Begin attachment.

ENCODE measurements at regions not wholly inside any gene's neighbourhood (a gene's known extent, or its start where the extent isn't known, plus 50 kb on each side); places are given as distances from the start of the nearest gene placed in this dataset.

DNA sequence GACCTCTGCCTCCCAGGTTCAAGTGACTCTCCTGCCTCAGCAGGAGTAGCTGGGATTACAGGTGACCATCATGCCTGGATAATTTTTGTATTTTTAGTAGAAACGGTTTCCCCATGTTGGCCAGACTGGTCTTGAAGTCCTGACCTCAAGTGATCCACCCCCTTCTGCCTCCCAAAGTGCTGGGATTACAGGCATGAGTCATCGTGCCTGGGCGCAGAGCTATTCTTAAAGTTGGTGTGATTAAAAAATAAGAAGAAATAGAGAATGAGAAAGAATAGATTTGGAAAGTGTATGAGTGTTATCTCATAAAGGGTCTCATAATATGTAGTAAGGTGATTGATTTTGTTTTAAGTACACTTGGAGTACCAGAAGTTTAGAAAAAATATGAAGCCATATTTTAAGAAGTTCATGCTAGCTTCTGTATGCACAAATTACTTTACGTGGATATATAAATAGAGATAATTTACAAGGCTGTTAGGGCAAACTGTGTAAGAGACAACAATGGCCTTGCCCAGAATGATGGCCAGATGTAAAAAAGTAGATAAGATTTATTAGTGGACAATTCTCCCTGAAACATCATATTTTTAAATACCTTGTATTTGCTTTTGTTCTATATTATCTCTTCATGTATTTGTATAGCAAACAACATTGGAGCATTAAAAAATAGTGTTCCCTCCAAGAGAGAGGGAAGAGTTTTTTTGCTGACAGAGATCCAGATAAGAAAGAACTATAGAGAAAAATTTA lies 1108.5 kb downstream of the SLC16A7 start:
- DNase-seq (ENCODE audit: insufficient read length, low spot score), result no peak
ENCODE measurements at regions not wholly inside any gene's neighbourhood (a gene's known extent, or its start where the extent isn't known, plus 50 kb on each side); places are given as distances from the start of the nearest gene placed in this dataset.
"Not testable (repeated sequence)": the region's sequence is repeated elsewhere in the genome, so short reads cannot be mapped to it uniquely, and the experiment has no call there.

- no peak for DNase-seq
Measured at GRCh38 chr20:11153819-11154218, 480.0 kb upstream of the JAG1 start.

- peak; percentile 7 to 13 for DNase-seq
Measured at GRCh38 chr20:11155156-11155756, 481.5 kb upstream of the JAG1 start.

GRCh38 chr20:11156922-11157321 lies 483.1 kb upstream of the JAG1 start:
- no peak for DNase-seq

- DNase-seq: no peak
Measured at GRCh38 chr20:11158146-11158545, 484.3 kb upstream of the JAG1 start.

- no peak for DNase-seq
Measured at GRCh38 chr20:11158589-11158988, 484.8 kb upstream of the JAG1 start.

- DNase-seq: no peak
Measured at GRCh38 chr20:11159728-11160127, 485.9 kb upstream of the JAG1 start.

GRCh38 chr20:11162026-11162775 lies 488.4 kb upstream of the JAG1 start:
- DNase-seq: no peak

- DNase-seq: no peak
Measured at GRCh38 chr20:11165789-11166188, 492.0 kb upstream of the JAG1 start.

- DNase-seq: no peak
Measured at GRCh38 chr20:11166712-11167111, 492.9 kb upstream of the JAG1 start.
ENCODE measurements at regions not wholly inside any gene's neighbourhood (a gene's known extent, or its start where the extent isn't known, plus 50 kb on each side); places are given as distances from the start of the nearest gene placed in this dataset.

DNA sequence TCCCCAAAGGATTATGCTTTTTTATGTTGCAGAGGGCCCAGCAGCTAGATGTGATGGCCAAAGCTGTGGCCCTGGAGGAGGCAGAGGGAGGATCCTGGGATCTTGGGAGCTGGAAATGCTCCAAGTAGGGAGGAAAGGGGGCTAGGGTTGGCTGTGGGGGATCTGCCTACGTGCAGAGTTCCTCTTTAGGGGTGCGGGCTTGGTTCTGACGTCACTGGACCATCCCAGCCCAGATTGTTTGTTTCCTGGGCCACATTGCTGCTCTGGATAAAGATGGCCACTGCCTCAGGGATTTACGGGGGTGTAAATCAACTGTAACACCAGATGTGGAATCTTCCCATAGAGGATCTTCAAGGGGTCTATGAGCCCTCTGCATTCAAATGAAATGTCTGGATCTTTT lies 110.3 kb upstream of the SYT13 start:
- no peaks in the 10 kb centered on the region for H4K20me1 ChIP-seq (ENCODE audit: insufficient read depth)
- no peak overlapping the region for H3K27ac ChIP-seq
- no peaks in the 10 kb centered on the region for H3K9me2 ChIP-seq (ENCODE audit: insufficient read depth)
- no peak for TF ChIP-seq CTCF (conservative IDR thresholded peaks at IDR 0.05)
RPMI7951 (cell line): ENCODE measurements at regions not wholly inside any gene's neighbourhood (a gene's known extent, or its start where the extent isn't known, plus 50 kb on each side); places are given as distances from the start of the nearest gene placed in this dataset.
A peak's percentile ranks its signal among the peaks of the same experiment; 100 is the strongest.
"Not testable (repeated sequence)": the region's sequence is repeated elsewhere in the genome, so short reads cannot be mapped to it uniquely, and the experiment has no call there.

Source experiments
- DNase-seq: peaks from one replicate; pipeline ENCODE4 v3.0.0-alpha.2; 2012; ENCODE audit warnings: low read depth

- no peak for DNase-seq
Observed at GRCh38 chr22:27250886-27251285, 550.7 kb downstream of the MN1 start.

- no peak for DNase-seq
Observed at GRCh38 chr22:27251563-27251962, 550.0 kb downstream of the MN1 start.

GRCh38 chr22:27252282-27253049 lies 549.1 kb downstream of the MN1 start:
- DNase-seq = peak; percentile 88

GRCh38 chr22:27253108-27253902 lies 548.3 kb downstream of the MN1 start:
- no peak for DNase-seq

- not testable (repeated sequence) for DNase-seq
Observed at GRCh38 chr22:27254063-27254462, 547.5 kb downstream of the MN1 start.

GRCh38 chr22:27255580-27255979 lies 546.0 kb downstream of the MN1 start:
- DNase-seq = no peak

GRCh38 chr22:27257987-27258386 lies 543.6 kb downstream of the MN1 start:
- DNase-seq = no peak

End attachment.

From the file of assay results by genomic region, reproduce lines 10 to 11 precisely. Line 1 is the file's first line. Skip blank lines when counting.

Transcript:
GRCh38 chr20:11156922-11157321 lies 483.1 kb upstream of the JAG1 start:
- no peak for DNase-seq